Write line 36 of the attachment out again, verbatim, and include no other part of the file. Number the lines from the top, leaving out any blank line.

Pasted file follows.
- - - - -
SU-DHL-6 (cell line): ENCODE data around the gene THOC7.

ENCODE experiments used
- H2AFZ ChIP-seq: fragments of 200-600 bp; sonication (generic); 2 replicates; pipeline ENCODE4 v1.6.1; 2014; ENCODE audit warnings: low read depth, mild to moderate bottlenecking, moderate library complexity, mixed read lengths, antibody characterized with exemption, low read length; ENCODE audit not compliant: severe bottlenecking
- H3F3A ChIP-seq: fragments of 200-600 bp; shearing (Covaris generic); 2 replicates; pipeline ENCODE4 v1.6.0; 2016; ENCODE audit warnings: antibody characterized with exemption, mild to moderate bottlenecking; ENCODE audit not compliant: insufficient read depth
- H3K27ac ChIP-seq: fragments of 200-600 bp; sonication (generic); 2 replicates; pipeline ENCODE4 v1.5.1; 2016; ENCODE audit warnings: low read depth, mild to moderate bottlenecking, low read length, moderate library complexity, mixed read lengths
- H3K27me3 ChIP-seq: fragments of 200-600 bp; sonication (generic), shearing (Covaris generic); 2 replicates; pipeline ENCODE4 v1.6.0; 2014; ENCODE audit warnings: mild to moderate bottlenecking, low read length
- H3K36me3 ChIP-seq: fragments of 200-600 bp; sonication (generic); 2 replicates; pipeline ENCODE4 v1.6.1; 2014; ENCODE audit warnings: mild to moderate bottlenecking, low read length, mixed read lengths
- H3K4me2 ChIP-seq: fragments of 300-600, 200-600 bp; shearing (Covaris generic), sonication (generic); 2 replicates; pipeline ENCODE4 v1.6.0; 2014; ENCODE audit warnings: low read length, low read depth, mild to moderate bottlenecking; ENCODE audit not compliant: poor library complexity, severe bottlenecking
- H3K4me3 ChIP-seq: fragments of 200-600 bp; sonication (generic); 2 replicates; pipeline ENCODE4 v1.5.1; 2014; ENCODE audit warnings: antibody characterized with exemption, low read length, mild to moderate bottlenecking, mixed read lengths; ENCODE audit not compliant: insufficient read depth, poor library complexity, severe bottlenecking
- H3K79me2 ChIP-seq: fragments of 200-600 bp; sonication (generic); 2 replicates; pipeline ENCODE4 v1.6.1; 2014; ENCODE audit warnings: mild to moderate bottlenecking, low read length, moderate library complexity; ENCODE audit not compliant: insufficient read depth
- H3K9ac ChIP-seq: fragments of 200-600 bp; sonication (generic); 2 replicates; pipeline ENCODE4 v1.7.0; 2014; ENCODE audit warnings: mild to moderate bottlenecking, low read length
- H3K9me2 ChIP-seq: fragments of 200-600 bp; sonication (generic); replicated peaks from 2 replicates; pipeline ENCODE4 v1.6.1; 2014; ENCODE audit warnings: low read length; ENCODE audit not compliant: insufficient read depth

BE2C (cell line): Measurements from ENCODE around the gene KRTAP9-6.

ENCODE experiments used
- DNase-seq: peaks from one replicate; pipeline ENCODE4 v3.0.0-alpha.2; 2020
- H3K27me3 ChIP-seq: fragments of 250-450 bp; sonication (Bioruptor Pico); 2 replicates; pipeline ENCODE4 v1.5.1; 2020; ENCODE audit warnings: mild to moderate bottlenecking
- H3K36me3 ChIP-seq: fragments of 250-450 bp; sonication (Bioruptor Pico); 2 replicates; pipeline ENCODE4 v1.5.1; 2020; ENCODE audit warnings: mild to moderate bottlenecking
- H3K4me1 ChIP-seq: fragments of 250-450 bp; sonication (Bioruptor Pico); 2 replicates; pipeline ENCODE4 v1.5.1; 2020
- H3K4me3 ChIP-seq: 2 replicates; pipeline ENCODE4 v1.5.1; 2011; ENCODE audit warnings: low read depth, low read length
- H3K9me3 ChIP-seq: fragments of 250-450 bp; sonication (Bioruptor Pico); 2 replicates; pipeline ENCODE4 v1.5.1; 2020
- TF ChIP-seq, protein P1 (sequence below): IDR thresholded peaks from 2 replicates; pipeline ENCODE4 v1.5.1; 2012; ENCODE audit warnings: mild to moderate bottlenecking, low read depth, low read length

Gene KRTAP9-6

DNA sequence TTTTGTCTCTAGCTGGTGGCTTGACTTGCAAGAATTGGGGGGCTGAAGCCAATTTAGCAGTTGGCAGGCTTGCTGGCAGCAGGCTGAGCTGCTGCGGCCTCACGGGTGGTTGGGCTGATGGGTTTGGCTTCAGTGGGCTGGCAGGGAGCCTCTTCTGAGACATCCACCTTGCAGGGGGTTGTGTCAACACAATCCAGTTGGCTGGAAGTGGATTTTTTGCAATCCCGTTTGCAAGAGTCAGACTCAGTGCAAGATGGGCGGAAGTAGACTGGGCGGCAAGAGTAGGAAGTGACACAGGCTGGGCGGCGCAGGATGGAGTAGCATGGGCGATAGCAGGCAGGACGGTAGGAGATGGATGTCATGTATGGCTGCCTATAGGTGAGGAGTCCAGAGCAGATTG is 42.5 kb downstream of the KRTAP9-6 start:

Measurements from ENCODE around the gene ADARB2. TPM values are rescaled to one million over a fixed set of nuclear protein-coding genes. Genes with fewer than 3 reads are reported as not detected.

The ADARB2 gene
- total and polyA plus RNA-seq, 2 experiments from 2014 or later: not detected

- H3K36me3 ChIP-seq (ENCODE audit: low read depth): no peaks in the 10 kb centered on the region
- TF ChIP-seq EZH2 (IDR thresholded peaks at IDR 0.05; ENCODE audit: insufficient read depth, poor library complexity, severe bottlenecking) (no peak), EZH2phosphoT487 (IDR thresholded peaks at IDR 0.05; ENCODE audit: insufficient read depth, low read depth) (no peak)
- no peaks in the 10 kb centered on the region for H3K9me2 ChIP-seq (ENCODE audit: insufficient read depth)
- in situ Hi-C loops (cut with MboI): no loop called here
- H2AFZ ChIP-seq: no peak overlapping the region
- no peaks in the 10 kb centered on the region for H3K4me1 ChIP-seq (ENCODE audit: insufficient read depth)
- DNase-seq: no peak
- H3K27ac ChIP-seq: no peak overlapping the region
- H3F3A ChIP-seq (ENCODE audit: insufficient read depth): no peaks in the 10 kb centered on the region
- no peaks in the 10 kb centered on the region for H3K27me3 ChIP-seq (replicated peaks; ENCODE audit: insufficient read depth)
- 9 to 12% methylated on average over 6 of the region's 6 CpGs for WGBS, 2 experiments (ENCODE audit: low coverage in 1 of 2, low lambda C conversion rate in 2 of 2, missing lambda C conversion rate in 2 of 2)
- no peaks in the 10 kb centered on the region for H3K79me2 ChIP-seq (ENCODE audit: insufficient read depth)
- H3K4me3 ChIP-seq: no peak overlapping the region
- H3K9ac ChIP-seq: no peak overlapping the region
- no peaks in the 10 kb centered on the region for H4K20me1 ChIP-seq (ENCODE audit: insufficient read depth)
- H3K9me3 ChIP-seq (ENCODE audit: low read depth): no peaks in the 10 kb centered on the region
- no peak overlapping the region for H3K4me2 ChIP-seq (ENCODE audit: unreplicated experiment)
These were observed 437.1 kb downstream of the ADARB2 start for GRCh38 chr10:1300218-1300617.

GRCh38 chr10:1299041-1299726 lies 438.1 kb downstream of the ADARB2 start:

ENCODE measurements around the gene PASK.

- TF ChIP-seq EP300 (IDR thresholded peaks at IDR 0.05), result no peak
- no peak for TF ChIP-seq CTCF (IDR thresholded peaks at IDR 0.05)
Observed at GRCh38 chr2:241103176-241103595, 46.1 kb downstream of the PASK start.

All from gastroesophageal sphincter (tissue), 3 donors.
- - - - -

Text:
- no peaks in the 10 kb centered on the region for H3K27me3 ChIP-seq (replicated peaks; ENCODE audit: insufficient read depth)